Army operations and maintenance would lose nearly $7 billion next year, and the Navy more than $4 billion under a looming series of automatic cuts in federal spending. Educational achievement and special education programs would be shaved by $2.3 billion. Hospital insurance would fall $5.6 billion.
And, particularly relevant at a moment that world attention is focused on the continuing attacks on United States embassies and consulates abroad, diplomatic programs and embassy security would lose $1.2 billion.
These are part of the findings by the White House in a new 394-page report that was delivered Friday to Congress, detailing line by line what will happen next year if Washington fails to act to head off about $100 billion automatic defense and domestic spending cuts scheduled to begin Jan. 2. The Obama administration had been reluctant to show its hand on the true impact of so-called sequestration, but once forced to do so by Congress, the White House budget office did not scrimp on the details.
“As the administration has made clear, no amount of planning can mitigate the effect of these cuts. Sequestration is a blunt and indiscriminate instrument. It is not the responsible way for our nation to achieve deficit reduction,” the report concludes.
The Budget Control Act of July 2011 established automatic cuts as the bludgeon that was supposed to force a special, bipartisan committee to come to an agreement on deficit reduction of at least $1 trillion over the next decade. The committee failed, with Republicans refusing to meet Democrats’ demands to raise taxes in exchange for cuts to domestic programs and entitlements like Social Security and Medicare.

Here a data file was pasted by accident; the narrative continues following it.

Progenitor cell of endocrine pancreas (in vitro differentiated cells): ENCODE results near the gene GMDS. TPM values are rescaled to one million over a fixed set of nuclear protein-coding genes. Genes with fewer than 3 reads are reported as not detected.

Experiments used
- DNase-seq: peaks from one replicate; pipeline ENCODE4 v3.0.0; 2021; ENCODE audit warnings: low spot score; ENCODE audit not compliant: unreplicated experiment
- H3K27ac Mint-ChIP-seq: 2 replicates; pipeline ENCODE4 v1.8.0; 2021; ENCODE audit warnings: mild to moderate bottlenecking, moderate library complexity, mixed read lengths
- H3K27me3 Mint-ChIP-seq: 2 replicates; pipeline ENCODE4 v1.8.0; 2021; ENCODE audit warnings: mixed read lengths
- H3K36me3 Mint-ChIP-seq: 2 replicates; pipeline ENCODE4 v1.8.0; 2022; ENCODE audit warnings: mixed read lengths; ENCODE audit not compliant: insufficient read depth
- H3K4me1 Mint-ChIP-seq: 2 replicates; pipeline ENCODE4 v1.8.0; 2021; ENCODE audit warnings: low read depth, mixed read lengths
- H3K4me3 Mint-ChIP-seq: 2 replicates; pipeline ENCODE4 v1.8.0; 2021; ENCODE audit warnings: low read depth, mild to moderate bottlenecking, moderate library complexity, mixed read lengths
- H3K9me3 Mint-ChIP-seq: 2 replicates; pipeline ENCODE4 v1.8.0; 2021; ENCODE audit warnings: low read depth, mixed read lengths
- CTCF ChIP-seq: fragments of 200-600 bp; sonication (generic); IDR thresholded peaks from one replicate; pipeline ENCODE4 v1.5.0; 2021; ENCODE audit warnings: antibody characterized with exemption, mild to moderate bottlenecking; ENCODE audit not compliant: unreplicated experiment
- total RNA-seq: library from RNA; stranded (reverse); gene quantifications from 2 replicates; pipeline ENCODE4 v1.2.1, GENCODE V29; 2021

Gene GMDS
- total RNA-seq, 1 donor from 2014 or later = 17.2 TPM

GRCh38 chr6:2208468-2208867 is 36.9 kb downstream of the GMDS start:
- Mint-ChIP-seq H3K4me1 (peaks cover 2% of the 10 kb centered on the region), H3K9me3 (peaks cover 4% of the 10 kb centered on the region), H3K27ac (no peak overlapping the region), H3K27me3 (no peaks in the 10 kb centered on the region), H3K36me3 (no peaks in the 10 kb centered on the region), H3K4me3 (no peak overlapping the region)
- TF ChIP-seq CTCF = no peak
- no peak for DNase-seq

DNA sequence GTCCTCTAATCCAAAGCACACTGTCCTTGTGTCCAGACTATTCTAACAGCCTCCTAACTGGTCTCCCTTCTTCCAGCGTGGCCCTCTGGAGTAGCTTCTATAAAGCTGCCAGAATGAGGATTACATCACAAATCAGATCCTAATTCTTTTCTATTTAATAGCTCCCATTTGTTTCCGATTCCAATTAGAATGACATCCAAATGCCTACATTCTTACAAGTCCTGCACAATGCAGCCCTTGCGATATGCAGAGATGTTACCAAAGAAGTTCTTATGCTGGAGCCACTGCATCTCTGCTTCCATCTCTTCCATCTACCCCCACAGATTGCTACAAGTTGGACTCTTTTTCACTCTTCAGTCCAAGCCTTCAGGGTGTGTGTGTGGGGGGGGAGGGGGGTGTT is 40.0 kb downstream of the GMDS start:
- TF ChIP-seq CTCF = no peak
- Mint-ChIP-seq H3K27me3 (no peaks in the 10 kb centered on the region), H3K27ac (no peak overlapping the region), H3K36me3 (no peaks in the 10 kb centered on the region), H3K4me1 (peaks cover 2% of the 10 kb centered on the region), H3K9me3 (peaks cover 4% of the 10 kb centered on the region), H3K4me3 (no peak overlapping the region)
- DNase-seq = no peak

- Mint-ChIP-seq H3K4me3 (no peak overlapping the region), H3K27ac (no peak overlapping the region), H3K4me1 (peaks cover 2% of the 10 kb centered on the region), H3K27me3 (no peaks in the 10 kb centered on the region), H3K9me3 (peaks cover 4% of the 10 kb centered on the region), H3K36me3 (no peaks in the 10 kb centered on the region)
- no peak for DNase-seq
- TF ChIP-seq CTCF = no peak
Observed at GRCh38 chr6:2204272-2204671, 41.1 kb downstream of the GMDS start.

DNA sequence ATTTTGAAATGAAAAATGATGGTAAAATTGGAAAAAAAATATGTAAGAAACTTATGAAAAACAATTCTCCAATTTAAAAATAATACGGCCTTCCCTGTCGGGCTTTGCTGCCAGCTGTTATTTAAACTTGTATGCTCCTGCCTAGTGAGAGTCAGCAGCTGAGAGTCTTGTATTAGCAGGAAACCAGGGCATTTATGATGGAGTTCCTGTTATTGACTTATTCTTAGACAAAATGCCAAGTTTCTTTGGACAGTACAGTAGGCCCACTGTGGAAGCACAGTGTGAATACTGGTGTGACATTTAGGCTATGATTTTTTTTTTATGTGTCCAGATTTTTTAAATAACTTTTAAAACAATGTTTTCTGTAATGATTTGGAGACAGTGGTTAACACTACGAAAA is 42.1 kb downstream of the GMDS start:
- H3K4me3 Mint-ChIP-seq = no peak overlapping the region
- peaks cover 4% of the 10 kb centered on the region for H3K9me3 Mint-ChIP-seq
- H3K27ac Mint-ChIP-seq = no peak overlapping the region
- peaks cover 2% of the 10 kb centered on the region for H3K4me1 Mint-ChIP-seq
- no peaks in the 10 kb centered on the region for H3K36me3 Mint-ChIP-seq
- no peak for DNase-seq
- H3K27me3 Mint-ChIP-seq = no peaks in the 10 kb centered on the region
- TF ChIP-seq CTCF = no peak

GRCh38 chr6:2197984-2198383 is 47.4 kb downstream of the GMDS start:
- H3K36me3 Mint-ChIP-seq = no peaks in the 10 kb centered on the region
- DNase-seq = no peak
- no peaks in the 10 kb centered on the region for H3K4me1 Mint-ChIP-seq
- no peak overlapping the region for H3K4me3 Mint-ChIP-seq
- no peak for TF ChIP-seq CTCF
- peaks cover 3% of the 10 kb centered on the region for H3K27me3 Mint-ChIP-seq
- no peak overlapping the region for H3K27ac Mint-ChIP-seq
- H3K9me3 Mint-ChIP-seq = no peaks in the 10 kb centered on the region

Lawmakers are still hopeful that Congress and the White House can come up with a way to avoid the cuts, but no action will come before the November elections, with the outcome of the voting having some effect on what any agreement would look like.
For now, the two parties remain at odds, with each trying to blame the other for the automatic cuts about to come.
Under the terms of those cuts, most defense programs face a 9.4 percent cut, while most domestic programs would be sliced by 8.2 percent. Medicare would be trimmed by 2 percent, while other entitlements — not counting Social Security — would be sliced as much as 10 percent.
Congressional Republicans initially sought a detailed accounting of the cost of the planned defense cuts, which the White House had resisted. Then Democrats joined in, pushing to see the impact on domestic programs as well, and Congress ultimately passed legislation almost unanimously demanding a written report.
As late as Friday, Congressional aides were skeptical that the White House would produce the details that lawmakers had wanted. But the White House did, down to the $4 million the Library of Congress stands to lose for its books for the blind and handicapped.
Pointedly, the first items on the ledger are cuts to the legislative branch. Inquiries and investigations — a mainstay of the Republican House — would lose $11 million. Salaries and expenses in the House of Representatives would drop by $101 million.
Big cuts would hit the military. Defense Department operations and maintenance would lose $3.9 billion next year alone. Pentagon health care would be cut by $3.3 billion. Air Force and Navy aircraft procurement would be sliced by more than $4.2 billion. And funding to strengthen Afghanistan’s security force the year before the United States plans to withdraw its own forces would fall by $1.3 billion.
Politically, the pain would be spread to all parts of the spectrum. The National Institutes of Health would lose $2.5 billion. Rental assistance for the poor would fall by $2.3 billion; food stamps would lose $543 million.
Republican domestic priorities would also take a hit. The Federal Bureau of Investigations would lose $735 million for salaries and expenses. The Customs and Border Patrol budget would fall by $823 million, and the budget for the border fence — virtual and physical — would drop $33 million.
This story, "White House Report Details Effects of Automatic Budget Cuts," first appeared in The New York Times.